It’s particularly helpful for athletes, who often have to achieve a larger range of motion while under more significant joint and soft tissue stress. “This makes it important for those structures to be primed for movement,” Botsford says.
Another performance-related benefit: this form of stretching isn’t associated with power or strength deficits that can occur following static stretching. Simply put, if you do static stretching before a competition, it may negatively affect your performance. That won’t happen if you warm up with dynamic stretching. (Here’s how to know when to use static vs. dynamic stretching when you exercise.)
Fitness and health professionals aren’t so keen on ballistic stretching, and the ACSM doesn’t recommend it anymore. Not only does it appear to be less effective than other forms of stretching, but it also may lead to more injuries.
Still curious? Ballistic stretching uses the body’s momentum to bounce into a deeper stretch. For instance, if you can’t touch your toes, you might bend forward and then bounce your torso up and down, trying to force your hands closer to your toes.
The trouble with this is you’re neither relaxing into a stretch nor warming up your surrounding muscle groups to allow for a gradual increase in range of motion. At the same time, you’re moving your body with force in an uncontrolled fashion, which could lead you to push past your stretch reflex in a way that results in a muscle pull or other injury.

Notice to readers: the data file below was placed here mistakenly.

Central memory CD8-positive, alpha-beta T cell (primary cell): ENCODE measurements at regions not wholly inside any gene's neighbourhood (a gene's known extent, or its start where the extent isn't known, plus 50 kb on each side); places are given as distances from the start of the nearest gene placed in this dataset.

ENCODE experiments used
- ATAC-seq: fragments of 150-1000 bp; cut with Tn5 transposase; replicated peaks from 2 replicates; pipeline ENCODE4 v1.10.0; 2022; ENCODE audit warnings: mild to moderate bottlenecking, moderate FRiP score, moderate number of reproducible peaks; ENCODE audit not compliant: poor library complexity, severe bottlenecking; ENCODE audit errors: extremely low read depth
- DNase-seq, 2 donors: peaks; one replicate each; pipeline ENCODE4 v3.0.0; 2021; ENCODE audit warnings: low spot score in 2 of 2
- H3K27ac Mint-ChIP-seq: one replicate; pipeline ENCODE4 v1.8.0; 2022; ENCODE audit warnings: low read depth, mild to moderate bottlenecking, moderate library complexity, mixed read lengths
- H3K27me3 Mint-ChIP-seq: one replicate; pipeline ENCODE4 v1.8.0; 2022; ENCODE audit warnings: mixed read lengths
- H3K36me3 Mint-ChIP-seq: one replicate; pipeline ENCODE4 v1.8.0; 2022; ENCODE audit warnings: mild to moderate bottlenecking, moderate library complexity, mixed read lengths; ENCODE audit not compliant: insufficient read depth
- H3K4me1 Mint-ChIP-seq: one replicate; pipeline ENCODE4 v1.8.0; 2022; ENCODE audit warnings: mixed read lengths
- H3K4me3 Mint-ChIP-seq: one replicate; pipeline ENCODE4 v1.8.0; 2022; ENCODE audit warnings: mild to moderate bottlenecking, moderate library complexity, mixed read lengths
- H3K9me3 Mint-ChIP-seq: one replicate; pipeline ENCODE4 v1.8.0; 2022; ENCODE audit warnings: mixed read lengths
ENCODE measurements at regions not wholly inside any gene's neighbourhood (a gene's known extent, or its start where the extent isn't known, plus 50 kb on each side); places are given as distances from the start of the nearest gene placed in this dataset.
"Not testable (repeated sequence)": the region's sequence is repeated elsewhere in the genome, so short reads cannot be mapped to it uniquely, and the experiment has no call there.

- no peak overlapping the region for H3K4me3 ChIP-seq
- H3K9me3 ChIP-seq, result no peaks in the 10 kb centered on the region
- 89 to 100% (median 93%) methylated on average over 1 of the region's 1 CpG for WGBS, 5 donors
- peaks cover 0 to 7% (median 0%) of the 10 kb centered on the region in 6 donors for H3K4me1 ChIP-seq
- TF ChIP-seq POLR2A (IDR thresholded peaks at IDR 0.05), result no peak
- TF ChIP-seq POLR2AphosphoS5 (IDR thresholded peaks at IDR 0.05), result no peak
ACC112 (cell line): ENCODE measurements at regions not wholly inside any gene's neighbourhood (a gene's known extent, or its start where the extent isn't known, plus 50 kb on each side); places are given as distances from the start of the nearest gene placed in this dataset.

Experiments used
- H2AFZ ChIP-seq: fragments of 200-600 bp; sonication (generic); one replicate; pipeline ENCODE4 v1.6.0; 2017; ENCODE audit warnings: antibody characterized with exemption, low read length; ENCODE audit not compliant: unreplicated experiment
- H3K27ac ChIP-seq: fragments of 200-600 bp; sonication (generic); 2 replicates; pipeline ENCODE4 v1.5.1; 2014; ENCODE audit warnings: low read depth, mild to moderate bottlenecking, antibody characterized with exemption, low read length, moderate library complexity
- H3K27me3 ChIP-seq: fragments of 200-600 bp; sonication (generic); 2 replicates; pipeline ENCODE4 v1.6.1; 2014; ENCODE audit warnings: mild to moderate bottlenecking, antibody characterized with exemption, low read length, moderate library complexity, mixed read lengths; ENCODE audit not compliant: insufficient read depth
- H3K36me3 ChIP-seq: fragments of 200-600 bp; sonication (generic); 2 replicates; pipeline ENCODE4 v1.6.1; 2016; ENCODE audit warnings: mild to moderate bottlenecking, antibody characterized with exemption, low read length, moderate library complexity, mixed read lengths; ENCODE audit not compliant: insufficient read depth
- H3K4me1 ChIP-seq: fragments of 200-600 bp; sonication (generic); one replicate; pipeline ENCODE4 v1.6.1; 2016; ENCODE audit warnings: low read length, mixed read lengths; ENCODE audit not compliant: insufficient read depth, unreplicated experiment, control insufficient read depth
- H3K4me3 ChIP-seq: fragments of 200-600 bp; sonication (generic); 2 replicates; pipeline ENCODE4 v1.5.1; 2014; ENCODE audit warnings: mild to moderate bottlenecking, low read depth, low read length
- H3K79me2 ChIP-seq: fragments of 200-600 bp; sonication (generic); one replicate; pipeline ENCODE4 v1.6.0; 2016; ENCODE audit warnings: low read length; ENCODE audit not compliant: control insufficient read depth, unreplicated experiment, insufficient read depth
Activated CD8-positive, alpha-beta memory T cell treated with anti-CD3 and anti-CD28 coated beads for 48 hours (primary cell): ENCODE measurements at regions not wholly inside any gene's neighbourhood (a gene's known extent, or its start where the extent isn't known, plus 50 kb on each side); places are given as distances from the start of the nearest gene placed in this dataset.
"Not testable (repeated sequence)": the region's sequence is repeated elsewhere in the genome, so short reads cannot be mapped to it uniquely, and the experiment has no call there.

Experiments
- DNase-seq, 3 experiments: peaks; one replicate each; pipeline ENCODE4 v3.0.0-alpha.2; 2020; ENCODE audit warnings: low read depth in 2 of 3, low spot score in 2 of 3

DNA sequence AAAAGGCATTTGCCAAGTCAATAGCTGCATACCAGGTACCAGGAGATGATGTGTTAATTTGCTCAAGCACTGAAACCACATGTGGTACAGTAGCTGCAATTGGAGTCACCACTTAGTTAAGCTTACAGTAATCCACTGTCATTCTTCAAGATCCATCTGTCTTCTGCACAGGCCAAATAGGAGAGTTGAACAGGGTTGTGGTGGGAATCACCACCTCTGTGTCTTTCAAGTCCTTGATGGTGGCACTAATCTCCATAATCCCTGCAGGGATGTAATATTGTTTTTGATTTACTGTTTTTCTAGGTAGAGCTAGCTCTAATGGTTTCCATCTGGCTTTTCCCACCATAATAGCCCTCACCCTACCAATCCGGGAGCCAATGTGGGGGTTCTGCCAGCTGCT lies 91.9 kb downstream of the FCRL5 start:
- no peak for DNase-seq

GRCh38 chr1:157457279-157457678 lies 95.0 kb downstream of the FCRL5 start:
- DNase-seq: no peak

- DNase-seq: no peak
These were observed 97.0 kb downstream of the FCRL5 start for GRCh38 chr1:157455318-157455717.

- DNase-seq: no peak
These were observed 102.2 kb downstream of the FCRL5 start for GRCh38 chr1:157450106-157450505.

Some coaches do continue to use ballistic stretching in controlled settings and with athletes whose sports demand more force and power. But for the general public, it’s best avoided.
(Try these simple stretches.)
How and when to stretch
The type of stretch you do, and when you do it, depends on your goals. For instance:
Before a workout or athletic event: According to Dr. Conrad and Botsford, it’s best to engage in dynamic stretching before a workout, using this type of routine as a part of a warm-up.
If you’re hoping to increase range of motion: Go with static stretching, performing it after a workout or as a stand-alone stretching routine (like this 10-minute full-body stretching routine).
For a “comfort stretch”: Static stretching is great as a general stretch first thing in the morning or during a midday lunch break. This isn’t so much to encourage an increased range of motion as to help release tightness, make posture corrections, and increase blood flow temporarily. Bonus: even simple stretching can help relieve stress.
Programs like yoga, barre classes, and Pilates combine dynamic and static stretches in a way that can increase range of motion and strength. Plus, they’re often designed to hit all the major joints and muscle groups. These are great programs to perform daily, even if it’s just for 10 or 20 minutes.
Remember, maintaining an appropriate range of motion at all of your major joints should be a lifelong goal. When range of motion becomes limited, free movement and mobility become compromised, which makes daily living more challenging. Including stretching, whether dynamic or static, as a part of your weekly routine can help you maintain the type of mobility that will allow you to remain active, healthy, and independent as you age.
- ACSM's Resources for the Certified Exercise Physiologist: "Chapter 5, Flexibility Assessments and Exercise Programming for Apparently Healthy Participants"
- ACMS's Health and Fitness Journal: "Flexibility Exercises and Performance"
- Allen Conrad, BS, DC, CSCS, chiropractor at Montgomery County Chiropractic Center, North Wales, Pennsylvania
- Michelle Botsford, DPT, CSCS, physical therapist in Portland, Oregon